Executive Education

Hiring a great CEO: drivers of success and common mistakes to avoid

Executive Search

Among the most important decisions any Board of Directors make is who to appoint to the role of CEO.  The decisions the CEO in turn makes about the leaders they entrust to lead their team unquestionably has a profound impact on the performance and ultimately viability of any business.   Poor hiring decisions at the most senior levels of an organisation are at the heart of the performance challenges I observe in many businesses I work with.

Getting selection decisions right begins with having a clear view of the role, as well as the capabilities and approach needed to drive results.  While the role of CEO may on the surface seem obvious, understanding the unique context of your organisation and what that means for the top job is critical.  For example, some organisations are best served by an entrepreneurial leader while others are more effectively led by someone able to mature the organisation or take it to the next level of operational excellence and service delivery.

The Role of CEO

Regardless of the unique requirements of your organisation creating a clear and compelling vision for the future, developing and executing effective strategies, ensuring governance and building both the capability and spirit of the team are at the heart of what every CEO must do.  Optimising business performance demands the CEO lead the way and hold others accountable for leveraging the full potential of people and organisational capabilities such as products, services, systems and processes.  No matter whether the CEO is leading a large organisation or a small business, these priorities remain the same.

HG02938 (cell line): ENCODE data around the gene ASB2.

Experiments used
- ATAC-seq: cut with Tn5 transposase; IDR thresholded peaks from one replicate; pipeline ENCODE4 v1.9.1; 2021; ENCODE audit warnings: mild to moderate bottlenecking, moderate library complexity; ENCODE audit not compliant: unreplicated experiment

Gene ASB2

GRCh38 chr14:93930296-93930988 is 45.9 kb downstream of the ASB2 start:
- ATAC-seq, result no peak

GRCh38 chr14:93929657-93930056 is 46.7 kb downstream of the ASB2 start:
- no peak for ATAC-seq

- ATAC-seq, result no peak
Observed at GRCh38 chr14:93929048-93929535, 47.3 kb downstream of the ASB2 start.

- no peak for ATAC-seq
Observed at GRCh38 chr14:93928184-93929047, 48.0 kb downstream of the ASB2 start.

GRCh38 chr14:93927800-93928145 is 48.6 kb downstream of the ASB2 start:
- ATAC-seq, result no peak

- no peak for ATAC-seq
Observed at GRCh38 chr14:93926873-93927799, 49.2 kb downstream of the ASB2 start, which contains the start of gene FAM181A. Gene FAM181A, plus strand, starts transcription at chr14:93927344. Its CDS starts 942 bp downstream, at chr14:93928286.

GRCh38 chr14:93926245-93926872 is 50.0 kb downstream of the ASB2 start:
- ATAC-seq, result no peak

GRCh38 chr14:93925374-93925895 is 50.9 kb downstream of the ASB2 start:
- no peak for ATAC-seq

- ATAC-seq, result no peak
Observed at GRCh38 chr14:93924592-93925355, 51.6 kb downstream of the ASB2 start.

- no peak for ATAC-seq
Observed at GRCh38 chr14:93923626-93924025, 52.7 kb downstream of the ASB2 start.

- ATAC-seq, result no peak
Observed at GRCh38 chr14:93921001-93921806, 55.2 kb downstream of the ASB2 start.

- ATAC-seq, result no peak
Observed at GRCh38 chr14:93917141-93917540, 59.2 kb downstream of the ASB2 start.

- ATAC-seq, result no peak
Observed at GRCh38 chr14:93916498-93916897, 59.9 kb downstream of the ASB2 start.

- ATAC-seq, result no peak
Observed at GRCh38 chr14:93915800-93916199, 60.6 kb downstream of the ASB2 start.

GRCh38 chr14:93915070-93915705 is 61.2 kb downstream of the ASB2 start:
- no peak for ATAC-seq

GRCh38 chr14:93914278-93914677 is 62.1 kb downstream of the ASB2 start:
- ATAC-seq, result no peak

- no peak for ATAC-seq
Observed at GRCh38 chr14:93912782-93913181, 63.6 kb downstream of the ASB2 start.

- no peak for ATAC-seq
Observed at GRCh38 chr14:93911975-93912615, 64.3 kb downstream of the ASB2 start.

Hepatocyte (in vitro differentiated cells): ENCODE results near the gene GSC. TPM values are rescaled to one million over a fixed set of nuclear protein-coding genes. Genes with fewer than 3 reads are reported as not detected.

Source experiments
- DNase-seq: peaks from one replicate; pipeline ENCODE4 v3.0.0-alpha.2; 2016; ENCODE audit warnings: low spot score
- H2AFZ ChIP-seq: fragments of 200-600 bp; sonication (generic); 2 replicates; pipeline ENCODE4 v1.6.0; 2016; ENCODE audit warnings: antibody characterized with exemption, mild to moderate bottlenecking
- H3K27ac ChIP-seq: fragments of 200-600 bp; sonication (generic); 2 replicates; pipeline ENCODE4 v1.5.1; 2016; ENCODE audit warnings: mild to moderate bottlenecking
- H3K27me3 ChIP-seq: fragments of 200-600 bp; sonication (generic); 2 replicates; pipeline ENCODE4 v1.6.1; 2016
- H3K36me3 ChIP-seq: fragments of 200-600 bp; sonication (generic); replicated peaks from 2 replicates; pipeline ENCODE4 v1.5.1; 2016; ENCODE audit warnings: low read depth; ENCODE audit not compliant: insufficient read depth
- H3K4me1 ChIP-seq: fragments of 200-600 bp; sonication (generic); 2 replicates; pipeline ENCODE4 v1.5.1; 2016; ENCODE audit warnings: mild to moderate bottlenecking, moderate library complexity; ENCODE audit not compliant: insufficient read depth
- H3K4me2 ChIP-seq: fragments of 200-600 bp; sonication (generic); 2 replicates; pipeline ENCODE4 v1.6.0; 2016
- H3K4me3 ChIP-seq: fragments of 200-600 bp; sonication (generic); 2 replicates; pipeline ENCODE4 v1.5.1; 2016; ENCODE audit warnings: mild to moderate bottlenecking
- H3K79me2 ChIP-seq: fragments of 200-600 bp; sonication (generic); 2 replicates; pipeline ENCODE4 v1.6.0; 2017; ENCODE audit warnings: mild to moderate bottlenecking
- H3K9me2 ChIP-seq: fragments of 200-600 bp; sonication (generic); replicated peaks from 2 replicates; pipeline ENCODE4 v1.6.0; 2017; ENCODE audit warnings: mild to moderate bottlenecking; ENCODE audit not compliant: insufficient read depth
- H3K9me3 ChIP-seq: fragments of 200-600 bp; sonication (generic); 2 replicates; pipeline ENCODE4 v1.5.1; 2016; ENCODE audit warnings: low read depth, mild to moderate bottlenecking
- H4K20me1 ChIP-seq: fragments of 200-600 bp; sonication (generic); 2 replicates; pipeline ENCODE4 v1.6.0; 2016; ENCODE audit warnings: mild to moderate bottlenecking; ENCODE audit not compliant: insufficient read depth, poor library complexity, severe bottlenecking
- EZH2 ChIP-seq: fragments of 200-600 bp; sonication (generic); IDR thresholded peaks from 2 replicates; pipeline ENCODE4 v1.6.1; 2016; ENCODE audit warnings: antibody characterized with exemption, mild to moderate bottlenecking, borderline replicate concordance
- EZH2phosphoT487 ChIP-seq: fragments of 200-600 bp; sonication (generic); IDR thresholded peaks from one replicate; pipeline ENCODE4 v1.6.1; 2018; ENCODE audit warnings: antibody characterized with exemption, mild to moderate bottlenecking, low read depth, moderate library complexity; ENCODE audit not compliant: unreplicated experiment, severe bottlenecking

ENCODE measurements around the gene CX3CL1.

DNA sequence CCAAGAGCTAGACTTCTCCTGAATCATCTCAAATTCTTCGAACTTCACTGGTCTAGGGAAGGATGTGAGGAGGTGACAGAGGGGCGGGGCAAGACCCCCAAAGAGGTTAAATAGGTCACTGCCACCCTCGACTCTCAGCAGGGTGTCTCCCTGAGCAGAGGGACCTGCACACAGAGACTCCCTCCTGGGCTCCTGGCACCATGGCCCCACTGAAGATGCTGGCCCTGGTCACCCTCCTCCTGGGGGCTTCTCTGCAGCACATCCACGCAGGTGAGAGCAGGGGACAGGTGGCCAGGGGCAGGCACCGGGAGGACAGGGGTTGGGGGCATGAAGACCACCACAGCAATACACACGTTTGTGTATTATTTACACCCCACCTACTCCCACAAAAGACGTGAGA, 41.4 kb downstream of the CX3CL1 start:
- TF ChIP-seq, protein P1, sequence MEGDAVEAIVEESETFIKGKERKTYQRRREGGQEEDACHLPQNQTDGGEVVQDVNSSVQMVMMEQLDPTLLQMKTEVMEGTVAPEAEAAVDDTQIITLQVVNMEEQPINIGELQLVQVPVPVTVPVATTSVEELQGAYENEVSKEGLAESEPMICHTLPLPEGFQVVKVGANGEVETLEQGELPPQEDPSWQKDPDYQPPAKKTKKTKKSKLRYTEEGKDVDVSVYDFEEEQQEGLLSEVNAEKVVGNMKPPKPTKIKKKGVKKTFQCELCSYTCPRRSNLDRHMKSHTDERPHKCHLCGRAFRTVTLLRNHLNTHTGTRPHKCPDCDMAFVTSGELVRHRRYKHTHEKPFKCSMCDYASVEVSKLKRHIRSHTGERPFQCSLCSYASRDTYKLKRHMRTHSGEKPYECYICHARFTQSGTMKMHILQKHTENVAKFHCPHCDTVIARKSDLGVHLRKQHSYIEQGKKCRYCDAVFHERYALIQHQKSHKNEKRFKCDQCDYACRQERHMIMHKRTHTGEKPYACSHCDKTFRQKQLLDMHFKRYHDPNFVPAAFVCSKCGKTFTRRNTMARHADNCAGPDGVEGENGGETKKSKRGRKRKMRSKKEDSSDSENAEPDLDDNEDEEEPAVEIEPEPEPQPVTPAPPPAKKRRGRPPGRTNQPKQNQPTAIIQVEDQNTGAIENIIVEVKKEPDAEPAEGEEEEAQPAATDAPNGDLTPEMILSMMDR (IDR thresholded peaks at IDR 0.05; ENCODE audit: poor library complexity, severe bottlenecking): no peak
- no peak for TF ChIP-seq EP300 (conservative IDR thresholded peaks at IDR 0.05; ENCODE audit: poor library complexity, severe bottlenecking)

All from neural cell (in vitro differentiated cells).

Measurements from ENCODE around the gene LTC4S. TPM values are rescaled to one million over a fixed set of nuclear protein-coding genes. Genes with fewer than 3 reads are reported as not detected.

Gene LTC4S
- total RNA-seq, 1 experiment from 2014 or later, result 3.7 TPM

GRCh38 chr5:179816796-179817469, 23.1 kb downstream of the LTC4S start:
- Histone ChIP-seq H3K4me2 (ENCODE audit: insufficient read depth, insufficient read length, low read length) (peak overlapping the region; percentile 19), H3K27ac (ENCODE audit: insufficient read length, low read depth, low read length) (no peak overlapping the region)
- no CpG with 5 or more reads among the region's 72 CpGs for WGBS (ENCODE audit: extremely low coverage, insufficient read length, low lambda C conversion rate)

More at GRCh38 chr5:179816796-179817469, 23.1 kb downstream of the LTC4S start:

Arguably the most important role of the CEO is to take ownership of results and provide strong leadership.  To be effective in their role, it is a non-negotiable requirement that the CEO demonstrates personal commitment and consciously models the way.  They must strive to be a clear and visible example of what they need and expect from others.  In other words they must lead by example and be a visible champion through both their mindset and behaviour.  It is the CEO’s role to inspire and influence the engagement of all key stakeholders including the Board, executive team, managers and staff.

To build a thriving and sustainable business a dynamic and ongoing approach to planning for the future is critical.  It is the CEOs role to lead their team to create their vision and regularly challenge it to maintain its relevance. The ability to imagine possibilities and identify both the best direction and strategies to adopt is a core competency of great leaders at the top of any business.  The CEO must be capable of guiding their team to identify the steps and capabilities required to succeed.  Just as important is their ability to leverage the knowledge of their whole team to identify obstacles and challenges they may encounter along the way.

The CEO is responsible for ensuring their executive team understand and are committed to achieving business objectives.   As a leadership team it is critical that they adopt a determined, focused & courageous approach.  Every leader, starting with the CEO must consistently mandate and endorse agreed strategies, initiatives and policies aimed at achieving the organisation’s vision.  At the end of the day, success is determined by the extent to which the CEO holds themself and others accountable.